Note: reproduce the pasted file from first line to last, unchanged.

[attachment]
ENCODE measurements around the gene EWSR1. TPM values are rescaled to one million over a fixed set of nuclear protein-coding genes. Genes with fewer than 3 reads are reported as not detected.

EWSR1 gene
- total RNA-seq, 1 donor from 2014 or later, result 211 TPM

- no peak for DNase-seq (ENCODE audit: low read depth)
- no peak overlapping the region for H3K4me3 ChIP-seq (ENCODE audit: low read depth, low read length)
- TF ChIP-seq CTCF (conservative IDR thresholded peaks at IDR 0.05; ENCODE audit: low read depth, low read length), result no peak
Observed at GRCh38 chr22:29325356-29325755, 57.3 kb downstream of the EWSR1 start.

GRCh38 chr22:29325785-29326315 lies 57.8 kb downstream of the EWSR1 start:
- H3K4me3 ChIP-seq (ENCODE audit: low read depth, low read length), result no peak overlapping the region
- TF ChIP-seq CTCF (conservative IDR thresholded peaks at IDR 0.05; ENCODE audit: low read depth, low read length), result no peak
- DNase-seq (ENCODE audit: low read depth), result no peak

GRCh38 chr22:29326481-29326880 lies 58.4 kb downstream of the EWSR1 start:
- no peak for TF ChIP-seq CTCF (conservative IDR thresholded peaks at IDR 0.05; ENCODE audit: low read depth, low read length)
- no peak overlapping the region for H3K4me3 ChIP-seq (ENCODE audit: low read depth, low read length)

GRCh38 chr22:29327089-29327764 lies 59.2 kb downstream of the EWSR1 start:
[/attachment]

ENCODE measurements around the gene EWSR1. TPM values are rescaled to one million over a fixed set of nuclear protein-coding genes. Genes with fewer than 3 reads are reported as not detected.

EWSR1 gene
- total RNA-seq, 1 donor from 2014 or later, result 211 TPM

- no peak for DNase-seq (ENCODE audit: low read depth)
- no peak overlapping the region for H3K4me3 ChIP-seq (ENCODE audit: low read depth, low read length)
- TF ChIP-seq CTCF (conservative IDR thresholded peaks at IDR 0.05; ENCODE audit: low read depth, low read length), result no peak
Observed at GRCh38 chr22:29325356-29325755, 57.3 kb downstream of the EWSR1 start.

GRCh38 chr22:29325785-29326315 lies 57.8 kb downstream of the EWSR1 start:
- H3K4me3 ChIP-seq (ENCODE audit: low read depth, low read length), result no peak overlapping the region
- TF ChIP-seq CTCF (conservative IDR thresholded peaks at IDR 0.05; ENCODE audit: low read depth, low read length), result no peak
- DNase-seq (ENCODE audit: low read depth), result no peak

GRCh38 chr22:29326481-29326880 lies 58.4 kb downstream of the EWSR1 start:
- no peak for TF ChIP-seq CTCF (conservative IDR thresholded peaks at IDR 0.05; ENCODE audit: low read depth, low read length)
- no peak overlapping the region for H3K4me3 ChIP-seq (ENCODE audit: low read depth, low read length)

GRCh38 chr22:29327089-29327764 lies 59.2 kb downstream of the EWSR1 start: